In a recent blog I wrote about a decision I made back in the late 1980’s, when I chose to be self-employed. Since then I’ve read a number of articles about self-employment, the IR35 legislation and how contractors are swamped in wave after wave of bureaucracy. Constantly threatened by dreaded IR35 status checks, it seems that the road to self-employed status has become a very complicated one, which is why I decided to write this blog.

IR35 guidance

IR35 affects all small businesses, self-employed consultants and contractors. To those who are unlucky enough to fail HMRC’s definition of being self-employed it means they could be faced with huge, backdated demands for tax and National Insurance liabilities.Click here for more guidance on how IR35 works.

Why can’t a person who wishes to be self-employed do so without all this unnecessary red tape and the uncertainty that it entails? Should we automatically assume, as seems to be the case, that the majority of these people are tax dodgers and really employees of the company that they supply their services to?

Lets encourage self-employment

According to the Office for National Statistics, 1 in 7 people in employment chose to work for themselves in the UK. That’s a massive 4.5 million people, accounting for over a quarter of employment growth since 2010. Is this something to be discouraged?

If someone chooses to be self-employed, their income will depend upon their ability to find work, to provide a service to the clients’ satisfaction and to get paid for it.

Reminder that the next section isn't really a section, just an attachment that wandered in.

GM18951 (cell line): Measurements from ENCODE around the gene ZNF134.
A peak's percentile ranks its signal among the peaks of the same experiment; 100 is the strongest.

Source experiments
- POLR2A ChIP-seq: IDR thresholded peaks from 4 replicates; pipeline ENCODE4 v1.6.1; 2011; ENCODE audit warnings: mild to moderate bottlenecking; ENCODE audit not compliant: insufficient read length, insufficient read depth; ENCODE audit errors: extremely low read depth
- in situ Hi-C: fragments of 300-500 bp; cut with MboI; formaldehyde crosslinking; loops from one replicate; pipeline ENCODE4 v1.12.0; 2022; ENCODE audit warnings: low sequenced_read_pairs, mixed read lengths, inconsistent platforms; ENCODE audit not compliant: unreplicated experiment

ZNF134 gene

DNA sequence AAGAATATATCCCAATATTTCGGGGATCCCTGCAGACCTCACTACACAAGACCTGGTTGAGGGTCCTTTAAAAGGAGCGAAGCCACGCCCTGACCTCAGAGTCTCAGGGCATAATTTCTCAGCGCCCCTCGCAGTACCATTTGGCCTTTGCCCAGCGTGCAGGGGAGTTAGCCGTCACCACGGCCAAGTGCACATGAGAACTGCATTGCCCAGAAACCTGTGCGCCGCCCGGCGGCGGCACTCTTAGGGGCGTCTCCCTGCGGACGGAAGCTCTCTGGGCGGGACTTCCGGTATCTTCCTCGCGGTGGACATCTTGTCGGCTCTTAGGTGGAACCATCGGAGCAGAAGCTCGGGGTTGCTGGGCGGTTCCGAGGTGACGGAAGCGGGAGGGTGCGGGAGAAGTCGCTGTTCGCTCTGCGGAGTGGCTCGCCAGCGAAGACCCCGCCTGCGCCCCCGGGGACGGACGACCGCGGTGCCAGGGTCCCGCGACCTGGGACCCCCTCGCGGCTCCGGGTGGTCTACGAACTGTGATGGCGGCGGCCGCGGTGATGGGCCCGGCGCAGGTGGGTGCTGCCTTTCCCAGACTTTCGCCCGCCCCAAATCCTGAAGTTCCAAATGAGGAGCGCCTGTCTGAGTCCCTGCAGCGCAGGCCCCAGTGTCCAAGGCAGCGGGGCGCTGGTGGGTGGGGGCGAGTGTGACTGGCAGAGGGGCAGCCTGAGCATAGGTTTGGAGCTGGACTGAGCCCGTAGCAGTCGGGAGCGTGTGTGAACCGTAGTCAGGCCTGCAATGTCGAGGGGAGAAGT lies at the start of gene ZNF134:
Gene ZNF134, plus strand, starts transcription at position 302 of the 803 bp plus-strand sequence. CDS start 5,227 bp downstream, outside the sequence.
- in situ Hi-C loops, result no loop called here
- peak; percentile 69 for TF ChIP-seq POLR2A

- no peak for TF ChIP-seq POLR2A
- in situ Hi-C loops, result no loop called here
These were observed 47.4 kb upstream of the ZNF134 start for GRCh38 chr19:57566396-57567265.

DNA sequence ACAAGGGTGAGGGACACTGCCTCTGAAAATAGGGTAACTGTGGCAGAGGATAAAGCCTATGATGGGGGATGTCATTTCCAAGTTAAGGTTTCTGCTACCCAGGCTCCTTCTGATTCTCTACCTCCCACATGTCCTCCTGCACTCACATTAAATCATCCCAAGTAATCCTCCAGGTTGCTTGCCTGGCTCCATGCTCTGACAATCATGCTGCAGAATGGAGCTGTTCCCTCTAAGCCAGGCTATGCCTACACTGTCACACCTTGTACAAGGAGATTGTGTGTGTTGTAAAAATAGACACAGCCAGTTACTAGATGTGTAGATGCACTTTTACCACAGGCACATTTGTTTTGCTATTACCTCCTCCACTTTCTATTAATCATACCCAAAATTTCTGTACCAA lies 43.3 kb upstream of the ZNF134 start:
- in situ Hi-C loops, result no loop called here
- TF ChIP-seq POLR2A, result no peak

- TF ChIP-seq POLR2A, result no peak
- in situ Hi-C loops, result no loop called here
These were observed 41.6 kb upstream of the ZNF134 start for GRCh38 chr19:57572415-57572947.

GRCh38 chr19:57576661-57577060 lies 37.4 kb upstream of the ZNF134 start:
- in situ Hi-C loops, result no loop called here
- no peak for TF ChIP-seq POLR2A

By choosing to be self-employed they are giving up their employment rights, training, career development and the other numerous benefits and protections that go with being a company employee, just as I did all those years ago.

Flexible working can be of benefit

Our economy, the systems that businesses use and our working population are constantly evolving but our governments have been too fixed on the past with their views and opinions about the way that we work. Perhaps it’s time to stop legislating against something we should accept as a positive benefit to our economy and open our minds to these more flexible ways of working. The surge in the number of people working as self-employed consultants or contractors suggests that this is exactly what businesses want and people are responding to this demand.

The approach that’s been taken for decades clearly isn’t working and the tests are outdated.

People are choosing to be self-employed consultants or contractors and companies are happily using these flexible services to meet their fluctuating demands.

Reform is hopefully coming

MP for Morecambe and Lunesdale, David Morris, has been re-appointed as the Governments self-employment ambassador. Mr Morris is reported to have said... "I am delighted to be re-appointed as the Government’s self-employment ambassador. As a self-employed businessman for many years before being elected to Parliament I know only too well how complicated legislation can burden businesses…”

I’m also encouraged by the recently announced independent review of self-employment in the UK by Julie Deane OBE, and I hope that this review finally helps to break down these legislative barriers and encourages this flexible workforce to thrive and grow.

Maybe this time we’ll see a report that focusses on where we want to be with the whole self-employment issue rather than making meaningless comparisons. The traditional, lifetime employment model has changed and it’s time we accepted this.

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John Urpi is CEO at First Recruitment Group